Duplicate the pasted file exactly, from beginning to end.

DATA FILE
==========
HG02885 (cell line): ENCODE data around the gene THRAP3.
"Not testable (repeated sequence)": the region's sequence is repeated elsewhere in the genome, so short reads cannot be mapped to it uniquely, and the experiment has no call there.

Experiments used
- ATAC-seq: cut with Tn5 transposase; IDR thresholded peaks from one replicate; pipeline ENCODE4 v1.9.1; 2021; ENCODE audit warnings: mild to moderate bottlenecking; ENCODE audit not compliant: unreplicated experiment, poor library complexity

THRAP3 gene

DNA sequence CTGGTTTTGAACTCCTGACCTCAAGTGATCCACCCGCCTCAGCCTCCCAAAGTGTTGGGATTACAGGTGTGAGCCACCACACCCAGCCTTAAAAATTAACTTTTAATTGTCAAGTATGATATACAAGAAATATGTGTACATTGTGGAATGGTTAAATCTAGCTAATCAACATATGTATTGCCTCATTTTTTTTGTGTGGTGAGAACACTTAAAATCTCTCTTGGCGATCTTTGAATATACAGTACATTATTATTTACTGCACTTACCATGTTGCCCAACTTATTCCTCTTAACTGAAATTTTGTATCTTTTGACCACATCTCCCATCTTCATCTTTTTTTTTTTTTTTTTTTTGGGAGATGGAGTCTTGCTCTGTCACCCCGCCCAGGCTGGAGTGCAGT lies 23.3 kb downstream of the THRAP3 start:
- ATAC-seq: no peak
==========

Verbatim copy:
HG02885 (cell line): ENCODE data around the gene THRAP3.
"Not testable (repeated sequence)": the region's sequence is repeated elsewhere in the genome, so short reads cannot be mapped to it uniquely, and the experiment has no call there.

Experiments used
- ATAC-seq: cut with Tn5 transposase; IDR thresholded peaks from one replicate; pipeline ENCODE4 v1.9.1; 2021; ENCODE audit warnings: mild to moderate bottlenecking; ENCODE audit not compliant: unreplicated experiment, poor library complexity

THRAP3 gene

DNA sequence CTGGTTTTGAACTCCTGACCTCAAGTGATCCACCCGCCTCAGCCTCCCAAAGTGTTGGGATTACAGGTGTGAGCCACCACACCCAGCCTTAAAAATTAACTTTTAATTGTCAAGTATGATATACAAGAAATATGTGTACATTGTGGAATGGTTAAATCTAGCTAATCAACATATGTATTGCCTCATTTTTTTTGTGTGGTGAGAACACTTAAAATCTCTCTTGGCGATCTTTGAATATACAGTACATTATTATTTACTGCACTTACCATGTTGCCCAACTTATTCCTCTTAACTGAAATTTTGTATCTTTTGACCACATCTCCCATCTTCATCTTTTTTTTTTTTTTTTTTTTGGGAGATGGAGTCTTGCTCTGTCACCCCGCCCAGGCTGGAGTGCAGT lies 23.3 kb downstream of the THRAP3 start:
- ATAC-seq: no peak